Iowa lawmakers introduce bill to make universities reimburse state in athletic department settlements

(ABC 6 News) – Iowa House Republicans introduced a new bill on Wednesday aimed at keeping taxpayers from covering the cost of lawsuits that are settled against institutions of higher learning athletic departments.

The State’s Appeal Board voted 2-1 to approve the use of taxpayer money to cover half of the $4.2 million settlement over a racial discrimination lawsuit against the University of Iowa football team.

RELATED: Iowa football settles race bias lawsuit using taxpayer money

The bill labeled, House Bill 229, would make an institution of higher learning, governed by the State Board of Regents, reimburse the state for payouts on settlements relating to the conduct or actions of an employee of an athletic department.

If passed, the bill would require the University of Iowa to pay the full $4.2 million settlement. Currently, the state’s general fund, made up of taxpayer dollars, is being used to pay nearly half of the settlement.

Iowa State Auditor Rob Sand objected to the State’s Appeal Board ruling saying that Gary Barta, who has been the University of Iowa’s athletic director since 2006, should be fired for a series of lawsuits ending in settlements under his watch.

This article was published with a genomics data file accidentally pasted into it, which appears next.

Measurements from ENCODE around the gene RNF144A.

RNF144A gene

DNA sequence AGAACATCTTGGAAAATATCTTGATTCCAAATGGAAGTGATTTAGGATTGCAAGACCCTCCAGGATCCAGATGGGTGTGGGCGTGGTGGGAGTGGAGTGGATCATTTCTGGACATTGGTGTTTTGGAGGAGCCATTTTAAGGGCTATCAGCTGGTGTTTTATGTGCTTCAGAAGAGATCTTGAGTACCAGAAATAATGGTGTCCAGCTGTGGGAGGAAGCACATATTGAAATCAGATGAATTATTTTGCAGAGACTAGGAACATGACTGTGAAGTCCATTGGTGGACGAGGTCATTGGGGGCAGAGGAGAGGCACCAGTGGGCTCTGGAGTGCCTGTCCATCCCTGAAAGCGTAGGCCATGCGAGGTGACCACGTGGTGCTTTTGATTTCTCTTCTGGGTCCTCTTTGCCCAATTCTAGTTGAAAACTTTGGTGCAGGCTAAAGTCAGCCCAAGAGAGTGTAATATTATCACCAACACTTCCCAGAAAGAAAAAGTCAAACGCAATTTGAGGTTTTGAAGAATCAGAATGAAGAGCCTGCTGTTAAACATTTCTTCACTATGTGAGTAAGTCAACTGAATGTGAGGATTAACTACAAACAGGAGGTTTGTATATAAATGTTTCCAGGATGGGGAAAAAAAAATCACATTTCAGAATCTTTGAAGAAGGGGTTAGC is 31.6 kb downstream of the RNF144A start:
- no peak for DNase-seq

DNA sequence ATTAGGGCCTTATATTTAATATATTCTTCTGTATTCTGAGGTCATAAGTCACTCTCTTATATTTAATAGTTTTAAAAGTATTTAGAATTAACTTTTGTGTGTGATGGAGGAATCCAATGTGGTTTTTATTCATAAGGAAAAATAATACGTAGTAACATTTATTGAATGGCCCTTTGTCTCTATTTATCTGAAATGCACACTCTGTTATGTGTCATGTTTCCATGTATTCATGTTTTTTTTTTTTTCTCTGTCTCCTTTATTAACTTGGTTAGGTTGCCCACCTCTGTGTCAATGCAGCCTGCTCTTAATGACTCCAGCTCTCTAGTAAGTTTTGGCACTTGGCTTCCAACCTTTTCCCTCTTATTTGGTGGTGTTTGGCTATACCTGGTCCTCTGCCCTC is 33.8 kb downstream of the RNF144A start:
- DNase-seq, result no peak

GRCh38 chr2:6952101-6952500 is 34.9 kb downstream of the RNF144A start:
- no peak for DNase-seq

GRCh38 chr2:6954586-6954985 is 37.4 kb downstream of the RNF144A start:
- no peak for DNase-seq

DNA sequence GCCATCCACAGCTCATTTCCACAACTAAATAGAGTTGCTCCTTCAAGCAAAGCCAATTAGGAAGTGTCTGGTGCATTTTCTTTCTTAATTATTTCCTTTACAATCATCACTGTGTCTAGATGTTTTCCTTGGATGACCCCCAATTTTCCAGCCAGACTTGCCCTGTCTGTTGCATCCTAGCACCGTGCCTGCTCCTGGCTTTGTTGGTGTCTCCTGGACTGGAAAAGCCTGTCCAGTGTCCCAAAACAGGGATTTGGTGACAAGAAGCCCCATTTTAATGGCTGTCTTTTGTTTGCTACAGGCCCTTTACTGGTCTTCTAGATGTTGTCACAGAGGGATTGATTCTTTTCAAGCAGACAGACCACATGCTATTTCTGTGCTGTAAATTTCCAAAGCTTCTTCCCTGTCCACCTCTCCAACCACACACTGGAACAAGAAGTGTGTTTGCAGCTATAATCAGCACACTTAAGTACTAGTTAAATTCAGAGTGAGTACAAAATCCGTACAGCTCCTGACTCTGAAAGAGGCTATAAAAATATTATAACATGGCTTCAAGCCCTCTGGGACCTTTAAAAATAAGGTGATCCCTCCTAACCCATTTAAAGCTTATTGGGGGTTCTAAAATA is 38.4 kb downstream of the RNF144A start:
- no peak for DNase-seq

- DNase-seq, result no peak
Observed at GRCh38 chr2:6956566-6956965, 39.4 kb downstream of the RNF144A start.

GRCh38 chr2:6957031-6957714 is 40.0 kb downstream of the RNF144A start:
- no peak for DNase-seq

“I can’t imagine a private company that would still have someone at the helm after four discrimination lawsuits under that person’s leadership,” said Sand. “The athletic department, they’ve got the funds for it. The broadcast deal brings tens of millions of dollars every year going forward. I don’t know why they can’t cover their own mistakes and pay for their own mistakes instead of having taxpayer’s do it.”

The lawsuit filed in November 2020 involved former University of Iowa football players including former star running back Akrum Wadley and career receptions leader Kevonte Martin-Manley. They alleged they were demeaned with racial slurs, forced to abandon Black hairstyles, fashion and culture to fit the “Iowa Way” promoted by head coach Kirk Ferentz, and retaliated against for speaking out.

Barta, Ferentz, his son and offensive coordinator Brian Ferentz and former strength coach Chris Doyle were dismissed from the lawsuit last week, which signaled that a proposed settlement was imminent.

Kirk Ferentz said in a statement he is “greatly disappointed” in how the matter was resolved. “These discussions took place entirely without the knowledge or consent of the coaches who were named in the lawsuit,” Ferentz said. “In fact, the parties originally named disagree with the decision to settle, fully believing that the case would have been dismissed with prejudice before trial.”

Ferentz added that “as part of the settlement, the coaches named were dismissed from the lawsuit and there is no admission of any wrongdoing.”

The players initially sought $20 million in damages plus the firings of Barta and the Ferentzes.